The global system is changing. China`s new territorial assertions and the rise of military power continue to pose challenges to peace and stability in the region. Relations between the United States and Russia are in a downward spiral. We have been through a crisis on the Korean Peninsula that has had a profound impact on the security situation in Northeast Asia and has recently moved from a phase of intermittent leaps into dialogue. Tensions are intensifying around Iran`s nuclear program. The effectiveness of preventive measures has not yet been demonstrated, but they show that, despite internal struggles for the legitimacy of the government, political powers can still unite for the cause. Covid-19 has overtaken the heated political debate among the elites, although it does not erase them. But the main concern is that if the virus is widely spread, it will overload the already limited capacity. Maybe. But the relative position of China and the United States in a post-pandemic world will be determined less by what China is doing than by the decisions made in Washington. The tactics successfully used by the Communist Party in China do not necessarily work as well abroad. The Covid-19 pandemic represents an unprecedented challenge thanks to the networking of the modern world, but in the absence of the usual leaders in the midst of a retreat across borders, it is up to countries like Australia to advance a global response. When Prime Minister Scott Morrison said, „When you have a job, it`s an essential job,“ many laughed.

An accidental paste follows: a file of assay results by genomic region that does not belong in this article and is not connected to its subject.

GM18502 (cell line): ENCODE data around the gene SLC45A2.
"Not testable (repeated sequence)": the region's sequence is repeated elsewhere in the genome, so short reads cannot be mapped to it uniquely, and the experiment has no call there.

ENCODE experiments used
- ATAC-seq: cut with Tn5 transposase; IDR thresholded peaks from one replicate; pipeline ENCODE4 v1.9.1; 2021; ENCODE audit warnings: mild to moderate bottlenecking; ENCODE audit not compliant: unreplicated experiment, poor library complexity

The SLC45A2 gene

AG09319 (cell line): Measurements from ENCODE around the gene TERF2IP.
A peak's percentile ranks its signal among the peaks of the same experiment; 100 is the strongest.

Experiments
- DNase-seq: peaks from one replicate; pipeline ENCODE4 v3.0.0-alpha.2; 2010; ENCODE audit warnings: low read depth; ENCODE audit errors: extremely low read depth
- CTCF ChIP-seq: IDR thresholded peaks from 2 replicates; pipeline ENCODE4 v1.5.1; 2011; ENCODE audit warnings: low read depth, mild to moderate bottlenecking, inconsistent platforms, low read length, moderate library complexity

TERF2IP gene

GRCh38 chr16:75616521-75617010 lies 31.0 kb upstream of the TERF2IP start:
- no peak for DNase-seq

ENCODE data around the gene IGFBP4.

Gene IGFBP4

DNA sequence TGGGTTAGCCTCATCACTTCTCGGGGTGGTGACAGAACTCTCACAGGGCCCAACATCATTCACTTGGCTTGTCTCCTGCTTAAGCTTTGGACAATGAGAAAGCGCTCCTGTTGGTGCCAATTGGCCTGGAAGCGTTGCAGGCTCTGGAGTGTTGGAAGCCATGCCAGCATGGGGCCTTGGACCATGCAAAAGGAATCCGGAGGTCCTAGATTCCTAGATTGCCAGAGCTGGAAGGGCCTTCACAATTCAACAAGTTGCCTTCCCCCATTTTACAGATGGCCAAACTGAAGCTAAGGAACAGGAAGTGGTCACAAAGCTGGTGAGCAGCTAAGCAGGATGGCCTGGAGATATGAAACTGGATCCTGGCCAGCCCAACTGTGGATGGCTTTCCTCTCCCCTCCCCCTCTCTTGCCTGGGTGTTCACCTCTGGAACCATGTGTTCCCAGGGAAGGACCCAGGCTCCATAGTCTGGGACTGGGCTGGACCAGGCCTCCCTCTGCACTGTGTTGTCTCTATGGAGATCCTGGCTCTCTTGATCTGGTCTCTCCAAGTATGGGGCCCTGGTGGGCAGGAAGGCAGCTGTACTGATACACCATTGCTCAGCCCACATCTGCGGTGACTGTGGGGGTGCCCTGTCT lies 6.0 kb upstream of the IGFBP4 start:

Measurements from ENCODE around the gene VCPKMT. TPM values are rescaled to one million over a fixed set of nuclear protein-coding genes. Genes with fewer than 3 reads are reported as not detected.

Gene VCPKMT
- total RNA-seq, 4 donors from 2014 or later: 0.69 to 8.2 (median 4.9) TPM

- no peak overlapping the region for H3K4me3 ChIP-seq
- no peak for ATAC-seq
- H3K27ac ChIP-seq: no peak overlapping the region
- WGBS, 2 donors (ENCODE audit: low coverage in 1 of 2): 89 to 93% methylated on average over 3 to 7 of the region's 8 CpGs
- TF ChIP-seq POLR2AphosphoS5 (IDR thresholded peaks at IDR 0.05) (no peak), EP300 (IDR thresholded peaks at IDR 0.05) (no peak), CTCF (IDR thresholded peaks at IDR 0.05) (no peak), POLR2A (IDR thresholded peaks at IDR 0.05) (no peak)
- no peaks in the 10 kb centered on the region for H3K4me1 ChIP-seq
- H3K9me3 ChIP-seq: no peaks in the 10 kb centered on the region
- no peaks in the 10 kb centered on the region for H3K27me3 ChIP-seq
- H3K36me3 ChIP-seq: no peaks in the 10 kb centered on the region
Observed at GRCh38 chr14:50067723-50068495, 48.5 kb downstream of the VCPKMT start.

But he is not wrong. Morrison talked about the national economy, but internationally, Australia also has a job, and that`s essential work. To offer leadership, not to glory, but to strengthen and unite with countries that are also progressing. If the G20 is the vehicle of choice, Australia should ensure that every country that has led this fight is represented. Taiwan and Singapore should be part of it: their hard-sought know-how is needed. „Resilience“ has become a popular concept in the life of the twenty-first century. In these times of great social and economic change, with increasing stress and burden, both at the individual and group levels, „resilience“ is often referred to as what leads us to be stronger and better able to cope with it afterwards. . . .